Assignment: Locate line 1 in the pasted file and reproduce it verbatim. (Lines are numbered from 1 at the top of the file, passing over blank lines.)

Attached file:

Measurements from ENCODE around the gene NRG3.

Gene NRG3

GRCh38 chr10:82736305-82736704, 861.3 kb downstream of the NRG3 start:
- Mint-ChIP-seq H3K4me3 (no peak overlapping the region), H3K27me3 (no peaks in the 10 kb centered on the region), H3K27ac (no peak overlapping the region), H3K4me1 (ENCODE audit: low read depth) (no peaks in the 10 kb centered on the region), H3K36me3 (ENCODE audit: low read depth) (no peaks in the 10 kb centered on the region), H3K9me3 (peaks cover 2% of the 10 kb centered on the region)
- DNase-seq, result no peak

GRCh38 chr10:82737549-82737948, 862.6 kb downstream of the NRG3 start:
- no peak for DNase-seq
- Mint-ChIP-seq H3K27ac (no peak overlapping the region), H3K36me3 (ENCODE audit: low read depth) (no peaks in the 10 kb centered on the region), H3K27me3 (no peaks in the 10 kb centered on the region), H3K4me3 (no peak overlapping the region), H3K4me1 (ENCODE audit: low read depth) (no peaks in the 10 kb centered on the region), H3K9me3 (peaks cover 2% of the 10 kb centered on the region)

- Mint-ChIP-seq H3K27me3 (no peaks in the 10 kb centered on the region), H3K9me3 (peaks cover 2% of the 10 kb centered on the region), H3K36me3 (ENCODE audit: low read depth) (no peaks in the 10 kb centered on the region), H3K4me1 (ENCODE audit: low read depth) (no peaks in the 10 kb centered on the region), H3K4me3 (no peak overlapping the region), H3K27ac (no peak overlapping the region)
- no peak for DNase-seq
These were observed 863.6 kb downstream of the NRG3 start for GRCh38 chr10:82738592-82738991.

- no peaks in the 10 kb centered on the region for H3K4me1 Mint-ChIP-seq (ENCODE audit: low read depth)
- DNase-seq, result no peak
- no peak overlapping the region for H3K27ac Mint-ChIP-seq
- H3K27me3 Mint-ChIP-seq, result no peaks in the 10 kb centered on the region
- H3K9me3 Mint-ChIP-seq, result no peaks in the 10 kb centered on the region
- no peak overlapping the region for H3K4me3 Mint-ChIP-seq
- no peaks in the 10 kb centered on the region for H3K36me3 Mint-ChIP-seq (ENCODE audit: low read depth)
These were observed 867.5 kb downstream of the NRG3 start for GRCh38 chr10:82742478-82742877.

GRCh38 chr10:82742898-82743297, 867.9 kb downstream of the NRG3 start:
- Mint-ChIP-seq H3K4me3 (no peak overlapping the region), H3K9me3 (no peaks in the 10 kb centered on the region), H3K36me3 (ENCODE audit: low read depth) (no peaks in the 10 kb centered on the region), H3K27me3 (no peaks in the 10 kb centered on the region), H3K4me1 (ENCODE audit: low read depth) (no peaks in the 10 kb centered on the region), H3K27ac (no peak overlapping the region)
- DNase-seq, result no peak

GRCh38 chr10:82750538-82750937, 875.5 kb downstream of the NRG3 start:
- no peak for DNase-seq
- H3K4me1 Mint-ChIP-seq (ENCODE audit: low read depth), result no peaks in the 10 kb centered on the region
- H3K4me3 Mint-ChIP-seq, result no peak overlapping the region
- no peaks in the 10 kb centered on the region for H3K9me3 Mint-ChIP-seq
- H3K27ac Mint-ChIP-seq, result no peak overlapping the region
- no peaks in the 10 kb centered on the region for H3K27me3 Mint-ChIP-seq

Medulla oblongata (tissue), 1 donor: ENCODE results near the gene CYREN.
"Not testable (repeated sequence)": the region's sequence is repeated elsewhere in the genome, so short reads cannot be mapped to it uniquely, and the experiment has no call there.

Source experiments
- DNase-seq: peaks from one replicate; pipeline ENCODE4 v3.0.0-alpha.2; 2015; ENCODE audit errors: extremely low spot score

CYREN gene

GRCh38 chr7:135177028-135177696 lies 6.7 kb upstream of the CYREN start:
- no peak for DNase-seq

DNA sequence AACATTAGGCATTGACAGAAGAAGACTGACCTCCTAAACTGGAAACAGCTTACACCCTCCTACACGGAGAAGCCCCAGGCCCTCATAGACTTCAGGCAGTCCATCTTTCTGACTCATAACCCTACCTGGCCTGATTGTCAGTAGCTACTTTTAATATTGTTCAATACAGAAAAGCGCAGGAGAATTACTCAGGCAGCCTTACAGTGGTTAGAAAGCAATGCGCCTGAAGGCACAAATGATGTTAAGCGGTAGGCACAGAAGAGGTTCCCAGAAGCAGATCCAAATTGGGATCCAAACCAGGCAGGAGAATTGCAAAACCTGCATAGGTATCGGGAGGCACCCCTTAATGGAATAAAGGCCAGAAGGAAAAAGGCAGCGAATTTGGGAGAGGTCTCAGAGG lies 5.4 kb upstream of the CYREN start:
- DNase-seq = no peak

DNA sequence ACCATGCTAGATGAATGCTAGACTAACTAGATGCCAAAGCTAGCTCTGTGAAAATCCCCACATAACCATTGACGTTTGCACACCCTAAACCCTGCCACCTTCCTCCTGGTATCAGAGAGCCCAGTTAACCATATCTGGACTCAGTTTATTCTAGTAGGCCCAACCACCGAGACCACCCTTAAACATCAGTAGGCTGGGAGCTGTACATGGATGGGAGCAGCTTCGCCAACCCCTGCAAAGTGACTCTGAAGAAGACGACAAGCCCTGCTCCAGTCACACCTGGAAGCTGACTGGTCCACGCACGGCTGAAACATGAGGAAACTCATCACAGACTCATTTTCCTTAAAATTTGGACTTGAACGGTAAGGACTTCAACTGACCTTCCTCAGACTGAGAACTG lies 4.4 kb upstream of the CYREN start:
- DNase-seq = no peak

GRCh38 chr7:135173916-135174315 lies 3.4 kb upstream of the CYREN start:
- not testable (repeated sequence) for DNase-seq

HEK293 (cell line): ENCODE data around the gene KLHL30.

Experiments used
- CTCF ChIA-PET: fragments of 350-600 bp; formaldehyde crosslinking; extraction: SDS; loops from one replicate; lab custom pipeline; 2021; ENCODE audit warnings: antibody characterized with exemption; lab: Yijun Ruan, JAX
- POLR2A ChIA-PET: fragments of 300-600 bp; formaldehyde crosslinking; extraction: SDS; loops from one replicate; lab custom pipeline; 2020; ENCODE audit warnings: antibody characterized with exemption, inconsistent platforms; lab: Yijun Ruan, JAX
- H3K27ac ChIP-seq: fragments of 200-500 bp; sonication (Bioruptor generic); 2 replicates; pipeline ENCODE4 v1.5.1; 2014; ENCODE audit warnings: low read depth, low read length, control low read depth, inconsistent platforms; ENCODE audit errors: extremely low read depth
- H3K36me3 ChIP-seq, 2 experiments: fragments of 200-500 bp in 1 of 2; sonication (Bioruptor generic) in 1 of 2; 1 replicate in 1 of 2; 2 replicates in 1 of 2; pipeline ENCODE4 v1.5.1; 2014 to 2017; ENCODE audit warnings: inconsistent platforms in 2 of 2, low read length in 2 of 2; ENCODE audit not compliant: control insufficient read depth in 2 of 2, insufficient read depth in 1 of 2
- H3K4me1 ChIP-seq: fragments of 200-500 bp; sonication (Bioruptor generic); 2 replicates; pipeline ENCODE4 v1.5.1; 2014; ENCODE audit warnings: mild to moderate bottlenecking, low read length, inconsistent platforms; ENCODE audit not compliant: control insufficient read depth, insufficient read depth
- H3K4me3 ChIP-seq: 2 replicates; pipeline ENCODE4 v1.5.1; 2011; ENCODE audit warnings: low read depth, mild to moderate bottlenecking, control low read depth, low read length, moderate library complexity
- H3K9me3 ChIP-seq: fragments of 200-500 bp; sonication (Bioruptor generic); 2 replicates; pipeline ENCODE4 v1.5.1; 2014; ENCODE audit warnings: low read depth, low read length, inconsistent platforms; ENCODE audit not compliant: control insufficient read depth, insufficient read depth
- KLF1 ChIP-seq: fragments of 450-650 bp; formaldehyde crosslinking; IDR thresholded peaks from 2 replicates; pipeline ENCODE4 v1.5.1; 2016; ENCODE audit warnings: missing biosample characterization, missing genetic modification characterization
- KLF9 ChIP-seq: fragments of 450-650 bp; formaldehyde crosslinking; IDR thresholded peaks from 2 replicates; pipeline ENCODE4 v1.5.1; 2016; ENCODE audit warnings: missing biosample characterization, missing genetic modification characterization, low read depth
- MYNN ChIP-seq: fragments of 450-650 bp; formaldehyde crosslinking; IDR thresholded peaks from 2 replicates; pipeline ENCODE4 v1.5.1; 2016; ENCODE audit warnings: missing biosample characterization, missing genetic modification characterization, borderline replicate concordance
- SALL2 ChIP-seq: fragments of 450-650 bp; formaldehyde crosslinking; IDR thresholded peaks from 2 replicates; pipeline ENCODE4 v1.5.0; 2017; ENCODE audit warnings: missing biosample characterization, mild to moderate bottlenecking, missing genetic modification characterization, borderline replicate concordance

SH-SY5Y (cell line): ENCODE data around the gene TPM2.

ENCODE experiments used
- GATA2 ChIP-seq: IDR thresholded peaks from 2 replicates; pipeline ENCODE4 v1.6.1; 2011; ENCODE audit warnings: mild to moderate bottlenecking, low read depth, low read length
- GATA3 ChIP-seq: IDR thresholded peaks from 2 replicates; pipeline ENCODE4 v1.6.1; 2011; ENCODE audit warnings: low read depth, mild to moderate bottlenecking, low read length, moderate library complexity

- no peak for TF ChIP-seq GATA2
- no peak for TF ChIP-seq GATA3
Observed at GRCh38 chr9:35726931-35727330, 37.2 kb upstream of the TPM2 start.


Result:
Measurements from ENCODE around the gene NRG3.